Hurricane Sandy cancelled thousands of flights to the northeast U.S. for several days. Eight of those flights were mine as each prospect for getting home from San Francisco fell like a domino. Throughout the urgent search for a flight home, with several airlines to chase, which airline brand experience pushed my fingers to one website or toll-free number vs. another?
The competition was on, with all the other people in my same predicament. But I couldn’t chase every option – not enough time without a virtual team of assistants who could be on-hold for me during the “higher than normal call volume.”
United had the most flights but was never on my list because I don’t believe they have the “friendly skies” that their old campaign use to promise.
That left Virgin America and JetBlue. My favorites. So much so that I was willing to pay a much higher price for two one-way tickets so we could get home. After all, Virgin had the flight and the seats. But the best way out, even at a high cost, became no way out. They cancelled the flight – according to my mobile message, although it was still confirmed online. Couldn’t get someone on the phone to confirm anything.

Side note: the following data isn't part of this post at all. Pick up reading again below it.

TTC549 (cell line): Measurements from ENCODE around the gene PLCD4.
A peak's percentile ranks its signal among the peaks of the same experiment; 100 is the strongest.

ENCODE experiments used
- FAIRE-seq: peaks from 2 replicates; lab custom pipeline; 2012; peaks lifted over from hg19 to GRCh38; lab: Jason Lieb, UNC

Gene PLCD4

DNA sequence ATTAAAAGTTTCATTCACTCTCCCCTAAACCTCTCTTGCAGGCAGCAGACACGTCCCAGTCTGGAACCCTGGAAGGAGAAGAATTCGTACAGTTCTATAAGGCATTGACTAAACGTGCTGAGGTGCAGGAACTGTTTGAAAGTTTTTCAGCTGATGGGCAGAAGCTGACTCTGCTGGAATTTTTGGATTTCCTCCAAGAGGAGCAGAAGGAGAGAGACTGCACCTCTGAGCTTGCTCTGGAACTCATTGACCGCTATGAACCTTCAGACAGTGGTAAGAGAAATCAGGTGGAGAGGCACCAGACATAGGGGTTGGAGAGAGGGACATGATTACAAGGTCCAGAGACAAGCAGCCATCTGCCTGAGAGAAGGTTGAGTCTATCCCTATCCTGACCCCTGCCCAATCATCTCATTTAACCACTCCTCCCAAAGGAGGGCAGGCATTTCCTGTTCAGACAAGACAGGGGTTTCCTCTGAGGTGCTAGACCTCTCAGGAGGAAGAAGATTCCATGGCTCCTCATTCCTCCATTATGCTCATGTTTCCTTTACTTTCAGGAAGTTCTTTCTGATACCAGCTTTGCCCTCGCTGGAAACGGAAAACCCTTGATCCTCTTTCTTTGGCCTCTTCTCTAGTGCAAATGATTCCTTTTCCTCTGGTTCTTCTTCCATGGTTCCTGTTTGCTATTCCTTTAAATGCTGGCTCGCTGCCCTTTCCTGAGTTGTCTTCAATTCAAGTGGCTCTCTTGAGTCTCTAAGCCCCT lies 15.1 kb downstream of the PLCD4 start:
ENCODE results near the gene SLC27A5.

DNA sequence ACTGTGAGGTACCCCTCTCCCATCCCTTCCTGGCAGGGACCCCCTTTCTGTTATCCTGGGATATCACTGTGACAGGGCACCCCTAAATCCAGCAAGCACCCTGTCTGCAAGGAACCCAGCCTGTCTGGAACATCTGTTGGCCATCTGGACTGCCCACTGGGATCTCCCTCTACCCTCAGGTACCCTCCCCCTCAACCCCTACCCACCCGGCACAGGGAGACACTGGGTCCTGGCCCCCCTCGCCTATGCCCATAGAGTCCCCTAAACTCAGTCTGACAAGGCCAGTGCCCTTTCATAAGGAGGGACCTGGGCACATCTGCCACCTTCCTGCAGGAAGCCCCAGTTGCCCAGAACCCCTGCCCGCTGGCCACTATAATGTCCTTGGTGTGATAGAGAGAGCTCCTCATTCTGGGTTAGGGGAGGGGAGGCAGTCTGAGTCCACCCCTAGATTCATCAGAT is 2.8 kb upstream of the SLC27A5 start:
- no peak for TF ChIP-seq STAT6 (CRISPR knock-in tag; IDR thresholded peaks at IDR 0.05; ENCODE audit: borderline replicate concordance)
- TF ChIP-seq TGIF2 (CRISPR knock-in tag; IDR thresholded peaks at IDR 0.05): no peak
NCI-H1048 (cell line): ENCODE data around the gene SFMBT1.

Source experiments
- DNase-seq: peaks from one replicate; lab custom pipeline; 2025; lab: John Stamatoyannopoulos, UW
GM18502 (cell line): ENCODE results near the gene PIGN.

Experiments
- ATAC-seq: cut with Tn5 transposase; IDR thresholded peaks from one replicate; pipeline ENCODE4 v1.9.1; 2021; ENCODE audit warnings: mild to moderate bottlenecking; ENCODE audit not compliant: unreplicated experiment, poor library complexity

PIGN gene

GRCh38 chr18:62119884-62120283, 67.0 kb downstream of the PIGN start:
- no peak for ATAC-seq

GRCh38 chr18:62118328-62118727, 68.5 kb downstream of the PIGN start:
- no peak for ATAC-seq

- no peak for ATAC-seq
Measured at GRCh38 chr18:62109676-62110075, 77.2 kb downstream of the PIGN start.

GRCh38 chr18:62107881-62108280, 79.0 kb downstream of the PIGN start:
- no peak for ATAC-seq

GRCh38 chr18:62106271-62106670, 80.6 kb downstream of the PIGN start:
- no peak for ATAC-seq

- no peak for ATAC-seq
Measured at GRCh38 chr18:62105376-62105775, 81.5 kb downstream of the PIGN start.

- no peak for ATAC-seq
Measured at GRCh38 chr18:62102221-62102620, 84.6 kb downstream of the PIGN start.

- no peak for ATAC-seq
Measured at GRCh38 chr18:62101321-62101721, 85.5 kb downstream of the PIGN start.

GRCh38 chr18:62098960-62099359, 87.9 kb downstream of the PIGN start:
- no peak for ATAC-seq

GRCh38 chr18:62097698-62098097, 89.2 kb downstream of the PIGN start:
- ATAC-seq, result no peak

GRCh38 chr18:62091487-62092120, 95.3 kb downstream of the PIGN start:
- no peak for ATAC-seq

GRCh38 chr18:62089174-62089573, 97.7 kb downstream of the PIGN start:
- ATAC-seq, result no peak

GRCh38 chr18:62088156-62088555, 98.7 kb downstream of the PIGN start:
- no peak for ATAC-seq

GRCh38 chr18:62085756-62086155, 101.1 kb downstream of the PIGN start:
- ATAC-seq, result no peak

JetBlue, which was my original booking, actually did nothing for me in terms of finding me a new flight. Their mobile message assured me they were doing everything they could, which was not much. Still, I trusted them because they’ve always done the right thing for me in the past.
Even with a series of failed phone calls and absent website options, I chased JetBlue to solve my problem. Not terribly long thereafter, I was on my way back to Boston on a JetBlue flight. Enjoying my free Terra Chips, cookies, and a smile or two. Never mind that my mobile message still said they were working to rebook me.
The net of it all is that the brands I trust get my understanding and forgiveness. This bears out two key tenets of advertising:
- Build your brand when you have a great story that can build up trust for when your story turns negative.
- Support your story with the consumer experience, which has a longer memory than words, alone (even in an ad).
In our e-vironment where access to competitive information and pricing appears to drive us to brand indifference and commoditization, brands still have power. And whether you’re in a pinch or a crisis, you go with what you know. The brand you trust wins out.
When do you go with a specific brand, no matter what? Why?